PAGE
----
by Reagan Pugh

Reagan shares thoughts while he studies abroad at Universitas Castillae in Valladolid, Spain. He is currently the student body President at Texas State University in San Marcos, Texas. He likes Tootsie Rolls, sushi, and the little green chocolately mints you get at some Mexican food restaurants. You can also check it his personal blog at

I’m sitting here at ¨La Banque – Croissanterie,¨among the old, middle aged and wealthy twenty-somethings. Here, in the beauty of my time abroad it is so very difficult to imagine simplicity and doing without. For- I have just now finished my coffee and croissant, served to me by the same waiter I’ve had every time I’ve been here, no matter what day. Today is Sunday, he has no Sabbath. Not only him, but there is an older lady who, shawl on head, normally meanders by the tables of folks sipping Sangria and asks for change. She had a cut on her nose last week and had to use a peeled off barcode sticker to stop the bleeding. She was laughed at.

What is so interesting is that as I sit here and try to gauge my actions accordingly, I recall my parents always telling me, ¨Don´t give to the beggars, they´ll always want more and never be satisfied¨ even more astounding than that is I am told that when on MISSION TRIPS! Where does that fit in with Christ´s commands? How could I possibly call myself a Christian when I hold a job where I make more than my waiter who is at least half my age and tip sparingly because he wasn’t pleasant and keep my change and kindness from a woman who deserves my respect and love?

And how do Christians, ones whom I admire for that matter, justify such actions in the name of ¨safety¨ or ¨conservation¨ and completely ignore Christ´s commandments? I´ve heard too many times: ¨We can´t give all of our money away¨ or ¨I have to take care of my family as well¨ – but aren’t Christ’s commands about loving the least of these quite explicit? And if his commands fall short, isn’t the way he lived, which is the example we are supposed to follow a good enough guide? I think Shane Claiborne is onto something when he says, ¨Jesus wrecked my life¨ because the way Christ wants us to live is anything but practical and we Christians have forgotten that. For, Christ explicitly says:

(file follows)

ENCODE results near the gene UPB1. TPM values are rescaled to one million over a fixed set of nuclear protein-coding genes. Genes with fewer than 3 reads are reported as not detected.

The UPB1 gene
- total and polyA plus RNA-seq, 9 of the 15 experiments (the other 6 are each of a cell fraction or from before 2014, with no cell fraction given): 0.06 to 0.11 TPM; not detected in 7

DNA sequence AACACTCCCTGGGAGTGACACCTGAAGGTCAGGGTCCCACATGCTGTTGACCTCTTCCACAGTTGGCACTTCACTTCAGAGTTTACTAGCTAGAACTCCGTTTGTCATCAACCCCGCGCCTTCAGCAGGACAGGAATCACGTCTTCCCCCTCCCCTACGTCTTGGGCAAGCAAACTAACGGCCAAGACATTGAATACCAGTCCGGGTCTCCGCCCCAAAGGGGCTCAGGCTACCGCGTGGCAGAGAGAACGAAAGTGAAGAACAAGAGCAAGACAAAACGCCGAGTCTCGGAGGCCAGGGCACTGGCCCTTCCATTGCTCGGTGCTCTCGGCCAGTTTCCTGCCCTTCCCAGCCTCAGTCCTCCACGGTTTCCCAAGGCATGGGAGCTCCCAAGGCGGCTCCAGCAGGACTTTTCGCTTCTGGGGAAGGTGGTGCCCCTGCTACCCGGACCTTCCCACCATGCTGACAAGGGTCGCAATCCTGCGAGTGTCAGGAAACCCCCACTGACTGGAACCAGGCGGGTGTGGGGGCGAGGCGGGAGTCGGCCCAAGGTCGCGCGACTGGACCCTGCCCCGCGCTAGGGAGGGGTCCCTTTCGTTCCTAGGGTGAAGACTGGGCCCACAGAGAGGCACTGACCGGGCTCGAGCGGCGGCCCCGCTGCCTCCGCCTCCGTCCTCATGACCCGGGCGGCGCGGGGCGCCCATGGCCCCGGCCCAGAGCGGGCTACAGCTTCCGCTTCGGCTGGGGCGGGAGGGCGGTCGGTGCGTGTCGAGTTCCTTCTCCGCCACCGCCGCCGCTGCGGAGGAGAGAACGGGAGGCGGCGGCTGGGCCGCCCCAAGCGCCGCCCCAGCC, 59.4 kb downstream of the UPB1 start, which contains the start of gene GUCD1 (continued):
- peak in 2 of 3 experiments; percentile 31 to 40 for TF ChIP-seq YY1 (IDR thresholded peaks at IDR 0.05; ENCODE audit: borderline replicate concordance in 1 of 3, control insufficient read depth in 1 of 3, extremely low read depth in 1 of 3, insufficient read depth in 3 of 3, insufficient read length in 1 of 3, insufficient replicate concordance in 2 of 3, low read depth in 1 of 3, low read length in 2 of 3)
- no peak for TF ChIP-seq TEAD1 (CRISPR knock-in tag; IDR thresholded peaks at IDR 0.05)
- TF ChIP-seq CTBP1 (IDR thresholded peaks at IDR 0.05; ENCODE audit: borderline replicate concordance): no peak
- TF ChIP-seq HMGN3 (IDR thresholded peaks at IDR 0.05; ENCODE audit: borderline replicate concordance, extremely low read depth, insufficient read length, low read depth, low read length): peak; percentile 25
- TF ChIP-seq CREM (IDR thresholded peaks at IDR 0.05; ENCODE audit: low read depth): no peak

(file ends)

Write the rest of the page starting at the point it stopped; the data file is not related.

You shall love the Lord your God with all your heart, and with all your soul, and with all your mind. This is the greatest and first commandment. And a second is like it, You shall love your neighbor as yourself. On these two commandments hang all the law and the prophets.

Bill McKibben, in his essay, The Christian Paradox says this about the two greatest commandments, the second in particular:

“Love your neighbor as yourself: although its rhetorical power has been dimmed by repetition, that is a radical notion, perhaps the most radical notion possible. Especially since Jesus, in all his teachings, made it very clear who the neighbor you were supposed to love was: the poor person, the sick person, the naked person, the hungry person.”

He also says:

“The Bible is a long book, and even the Gospels have plenty in them, some of it seemingly contradictory and hard to puzzle out. But love your neighbor as yourself—not do unto others as you would have them do unto you, but love your neighbor as yourself—will suffice as a gloss.”

McKibben goes onto say that if the second greatest commandment is to care for the downtrodden, how is our current Christian culture so centrally focused on ourselves? Sure- there has to be a point where you and your family doesn’t starve…but when does that turn into selfishness? The seemingly unselfish task of providing for your own could be considered as selfishness when provision is too excessive. When does provision become an excuse to overly provide? Christ said to the rich young ruler who approached him, concerned about his eternal life. The ruler says that he has followed all of the commandments of the law and the prophets and Christ then says:

If you want to be perfect, go and sell al you have and give the money to the poor, and you will have treasure in heaven. Then, come follow me.